Renal Replacement Therapy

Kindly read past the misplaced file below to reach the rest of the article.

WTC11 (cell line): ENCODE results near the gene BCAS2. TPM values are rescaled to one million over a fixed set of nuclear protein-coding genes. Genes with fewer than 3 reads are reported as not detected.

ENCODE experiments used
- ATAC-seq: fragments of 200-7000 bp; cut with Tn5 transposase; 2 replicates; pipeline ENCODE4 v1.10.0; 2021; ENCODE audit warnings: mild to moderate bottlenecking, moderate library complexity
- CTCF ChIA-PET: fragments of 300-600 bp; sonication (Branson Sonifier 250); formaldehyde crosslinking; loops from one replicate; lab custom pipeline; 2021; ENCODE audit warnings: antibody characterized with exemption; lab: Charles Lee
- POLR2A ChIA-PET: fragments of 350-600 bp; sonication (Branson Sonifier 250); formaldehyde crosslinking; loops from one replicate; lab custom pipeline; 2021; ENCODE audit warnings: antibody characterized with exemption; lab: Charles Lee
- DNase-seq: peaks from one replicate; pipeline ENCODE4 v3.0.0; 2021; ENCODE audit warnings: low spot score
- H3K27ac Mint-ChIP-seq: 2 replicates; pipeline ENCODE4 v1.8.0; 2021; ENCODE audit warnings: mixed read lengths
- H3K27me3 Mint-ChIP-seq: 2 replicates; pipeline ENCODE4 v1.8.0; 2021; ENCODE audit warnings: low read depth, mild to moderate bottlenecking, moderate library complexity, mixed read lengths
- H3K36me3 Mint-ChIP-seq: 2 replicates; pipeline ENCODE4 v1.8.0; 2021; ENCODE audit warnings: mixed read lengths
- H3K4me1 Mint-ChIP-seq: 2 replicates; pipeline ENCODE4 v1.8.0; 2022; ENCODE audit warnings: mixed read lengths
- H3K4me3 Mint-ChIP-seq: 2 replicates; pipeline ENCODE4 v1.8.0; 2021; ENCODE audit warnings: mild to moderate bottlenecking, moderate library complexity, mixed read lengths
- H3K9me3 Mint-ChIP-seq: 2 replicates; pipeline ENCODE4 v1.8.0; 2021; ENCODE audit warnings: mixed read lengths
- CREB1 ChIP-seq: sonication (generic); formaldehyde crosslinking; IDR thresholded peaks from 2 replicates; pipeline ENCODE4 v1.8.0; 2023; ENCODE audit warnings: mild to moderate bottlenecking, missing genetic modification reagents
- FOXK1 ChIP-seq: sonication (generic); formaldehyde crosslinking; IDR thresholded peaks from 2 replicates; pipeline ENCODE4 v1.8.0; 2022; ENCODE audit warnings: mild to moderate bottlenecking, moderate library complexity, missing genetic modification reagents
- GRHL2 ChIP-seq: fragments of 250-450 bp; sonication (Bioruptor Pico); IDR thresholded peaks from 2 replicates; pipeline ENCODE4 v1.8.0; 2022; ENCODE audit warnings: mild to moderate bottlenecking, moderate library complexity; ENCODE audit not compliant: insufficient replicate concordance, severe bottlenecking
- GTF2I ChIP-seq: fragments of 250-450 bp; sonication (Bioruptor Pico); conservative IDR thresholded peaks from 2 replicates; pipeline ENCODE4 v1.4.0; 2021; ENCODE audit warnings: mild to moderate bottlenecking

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Renal Replacement Therapy By: Shalandra Williams ITT-Tech Breckenridge School of Nursing Due: 11/17/14 Hemodialysis | | | There are multiple causes for kidney failure and kidney disease. Since the function of the kidneys are needed to maintain body vitality, a series of different treatments and medications may be tried. If treatments are unsuccessful, the option of dialysis is given. There are two forms of dialysis. The two forms of dialysis are hemodialysis and peritoneal dialysis. Either form of dialysis presents with advantages and disadvantages. Hemodialysis is the process of removing toxins and excess fluid from the blood and tissues by continually circulating your blood through a filter. The filter, known as a dialyzer (artificial kidney), is used with an artificial kidney machine. The amount of blood circulating through the artificial kidney at any given time is less than a cup. The dialyzer has two compartments separated by a membrane that is semipermeable. A solution called dialysate circulates on one side of the membrane and blood flows through the other side. Dialysate is made up of water, sugar, and chemicals, which make it similar to normal body fluids without toxins. Hemodialysis is generally performed three times a week for approximately 3 to 4 1/2 hours. Your doctor will prescribe how long your treatment will be. Hemodialysis can be performed in a dialysis facility by nurses and trained technicians. Nocturnal hemodialysis is a form of dialysis that is done at night for an average of eight hours while you sleep. Like hemodialysis, it can be performed in a dialysis facility by nurses and trained technicians, or if you qualify, can be performed at home. This modality is called Nocturnal Home Hemodialysis. When nocturnal is performed in a dialysis facility, it is three times a week. If done at home, it’s every other day.

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